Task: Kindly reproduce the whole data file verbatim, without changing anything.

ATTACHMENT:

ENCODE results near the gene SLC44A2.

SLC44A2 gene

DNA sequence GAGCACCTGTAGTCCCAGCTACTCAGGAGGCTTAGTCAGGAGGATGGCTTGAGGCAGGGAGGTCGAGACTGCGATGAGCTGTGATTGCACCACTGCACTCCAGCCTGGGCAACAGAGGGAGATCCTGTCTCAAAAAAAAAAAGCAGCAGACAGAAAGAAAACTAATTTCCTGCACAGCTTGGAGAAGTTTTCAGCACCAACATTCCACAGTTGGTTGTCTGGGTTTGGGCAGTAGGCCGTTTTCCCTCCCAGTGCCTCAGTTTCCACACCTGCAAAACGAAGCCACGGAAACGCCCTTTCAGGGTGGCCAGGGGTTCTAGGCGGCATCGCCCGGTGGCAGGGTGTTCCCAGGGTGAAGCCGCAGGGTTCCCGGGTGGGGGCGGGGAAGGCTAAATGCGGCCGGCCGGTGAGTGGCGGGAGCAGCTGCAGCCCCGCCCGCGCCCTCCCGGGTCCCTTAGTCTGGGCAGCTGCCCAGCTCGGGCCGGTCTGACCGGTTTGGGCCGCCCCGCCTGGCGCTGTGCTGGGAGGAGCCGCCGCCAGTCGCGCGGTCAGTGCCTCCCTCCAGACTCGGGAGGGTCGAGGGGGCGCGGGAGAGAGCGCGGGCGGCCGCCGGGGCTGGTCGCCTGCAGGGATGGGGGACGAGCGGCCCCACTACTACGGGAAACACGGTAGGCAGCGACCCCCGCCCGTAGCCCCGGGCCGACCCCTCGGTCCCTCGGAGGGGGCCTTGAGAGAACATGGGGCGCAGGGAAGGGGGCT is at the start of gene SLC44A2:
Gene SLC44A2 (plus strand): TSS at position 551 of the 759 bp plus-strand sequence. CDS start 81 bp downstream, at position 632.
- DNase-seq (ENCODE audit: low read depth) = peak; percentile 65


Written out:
ENCODE results near the gene SLC44A2.

SLC44A2 gene

DNA sequence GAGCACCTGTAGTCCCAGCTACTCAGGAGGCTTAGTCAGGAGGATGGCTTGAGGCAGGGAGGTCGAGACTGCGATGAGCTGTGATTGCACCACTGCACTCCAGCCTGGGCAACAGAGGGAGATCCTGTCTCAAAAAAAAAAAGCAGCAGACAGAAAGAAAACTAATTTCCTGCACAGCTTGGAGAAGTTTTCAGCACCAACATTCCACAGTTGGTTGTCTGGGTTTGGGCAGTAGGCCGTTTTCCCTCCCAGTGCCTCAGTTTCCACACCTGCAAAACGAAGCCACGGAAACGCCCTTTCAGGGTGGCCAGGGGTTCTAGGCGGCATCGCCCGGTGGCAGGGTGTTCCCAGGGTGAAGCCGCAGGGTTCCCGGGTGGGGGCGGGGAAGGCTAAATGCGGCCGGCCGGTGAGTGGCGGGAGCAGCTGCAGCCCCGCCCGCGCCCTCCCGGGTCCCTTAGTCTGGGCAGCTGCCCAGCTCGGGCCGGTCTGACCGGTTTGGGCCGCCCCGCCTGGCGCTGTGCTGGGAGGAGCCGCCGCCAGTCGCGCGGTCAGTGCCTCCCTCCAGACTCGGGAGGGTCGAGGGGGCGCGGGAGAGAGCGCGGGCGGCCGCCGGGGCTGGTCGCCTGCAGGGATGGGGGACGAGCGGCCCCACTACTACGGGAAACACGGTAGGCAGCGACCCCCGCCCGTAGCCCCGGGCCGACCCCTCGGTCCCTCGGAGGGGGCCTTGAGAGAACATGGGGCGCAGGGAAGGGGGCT is at the start of gene SLC44A2:
Gene SLC44A2 (plus strand): TSS at position 551 of the 759 bp plus-strand sequence. CDS start 81 bp downstream, at position 632.
- DNase-seq (ENCODE audit: low read depth) = peak; percentile 65